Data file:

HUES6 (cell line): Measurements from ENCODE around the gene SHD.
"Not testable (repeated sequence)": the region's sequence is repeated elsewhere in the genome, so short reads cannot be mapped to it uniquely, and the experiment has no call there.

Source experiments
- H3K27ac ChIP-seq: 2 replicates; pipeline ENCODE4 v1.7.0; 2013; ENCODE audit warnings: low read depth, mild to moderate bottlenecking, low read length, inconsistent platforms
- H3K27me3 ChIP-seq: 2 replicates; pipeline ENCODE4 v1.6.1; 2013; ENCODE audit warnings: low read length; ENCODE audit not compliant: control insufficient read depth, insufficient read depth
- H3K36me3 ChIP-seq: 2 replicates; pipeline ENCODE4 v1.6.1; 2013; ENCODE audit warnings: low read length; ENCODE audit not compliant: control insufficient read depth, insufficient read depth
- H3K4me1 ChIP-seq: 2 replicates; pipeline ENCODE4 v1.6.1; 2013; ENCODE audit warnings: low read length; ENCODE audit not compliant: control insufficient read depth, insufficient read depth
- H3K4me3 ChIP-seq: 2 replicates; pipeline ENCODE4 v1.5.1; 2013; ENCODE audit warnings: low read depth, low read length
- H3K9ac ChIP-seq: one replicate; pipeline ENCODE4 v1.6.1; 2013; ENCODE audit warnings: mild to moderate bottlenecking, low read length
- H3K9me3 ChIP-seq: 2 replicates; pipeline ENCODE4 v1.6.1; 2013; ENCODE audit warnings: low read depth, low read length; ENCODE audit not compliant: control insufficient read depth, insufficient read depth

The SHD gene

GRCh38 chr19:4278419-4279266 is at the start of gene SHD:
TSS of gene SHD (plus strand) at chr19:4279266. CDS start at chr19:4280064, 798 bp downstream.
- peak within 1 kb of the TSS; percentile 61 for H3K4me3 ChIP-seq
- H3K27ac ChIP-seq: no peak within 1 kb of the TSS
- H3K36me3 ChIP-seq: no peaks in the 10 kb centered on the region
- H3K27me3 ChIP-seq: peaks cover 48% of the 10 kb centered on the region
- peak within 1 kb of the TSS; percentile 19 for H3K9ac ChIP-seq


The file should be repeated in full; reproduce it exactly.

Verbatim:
HUES6 (cell line): Measurements from ENCODE around the gene SHD.
"Not testable (repeated sequence)": the region's sequence is repeated elsewhere in the genome, so short reads cannot be mapped to it uniquely, and the experiment has no call there.

Source experiments
- H3K27ac ChIP-seq: 2 replicates; pipeline ENCODE4 v1.7.0; 2013; ENCODE audit warnings: low read depth, mild to moderate bottlenecking, low read length, inconsistent platforms
- H3K27me3 ChIP-seq: 2 replicates; pipeline ENCODE4 v1.6.1; 2013; ENCODE audit warnings: low read length; ENCODE audit not compliant: control insufficient read depth, insufficient read depth
- H3K36me3 ChIP-seq: 2 replicates; pipeline ENCODE4 v1.6.1; 2013; ENCODE audit warnings: low read length; ENCODE audit not compliant: control insufficient read depth, insufficient read depth
- H3K4me1 ChIP-seq: 2 replicates; pipeline ENCODE4 v1.6.1; 2013; ENCODE audit warnings: low read length; ENCODE audit not compliant: control insufficient read depth, insufficient read depth
- H3K4me3 ChIP-seq: 2 replicates; pipeline ENCODE4 v1.5.1; 2013; ENCODE audit warnings: low read depth, low read length
- H3K9ac ChIP-seq: one replicate; pipeline ENCODE4 v1.6.1; 2013; ENCODE audit warnings: mild to moderate bottlenecking, low read length
- H3K9me3 ChIP-seq: 2 replicates; pipeline ENCODE4 v1.6.1; 2013; ENCODE audit warnings: low read depth, low read length; ENCODE audit not compliant: control insufficient read depth, insufficient read depth

The SHD gene

GRCh38 chr19:4278419-4279266 is at the start of gene SHD:
TSS of gene SHD (plus strand) at chr19:4279266. CDS start at chr19:4280064, 798 bp downstream.
- peak within 1 kb of the TSS; percentile 61 for H3K4me3 ChIP-seq
- H3K27ac ChIP-seq: no peak within 1 kb of the TSS
- H3K36me3 ChIP-seq: no peaks in the 10 kb centered on the region
- H3K27me3 ChIP-seq: peaks cover 48% of the 10 kb centered on the region
- peak within 1 kb of the TSS; percentile 19 for H3K9ac ChIP-seq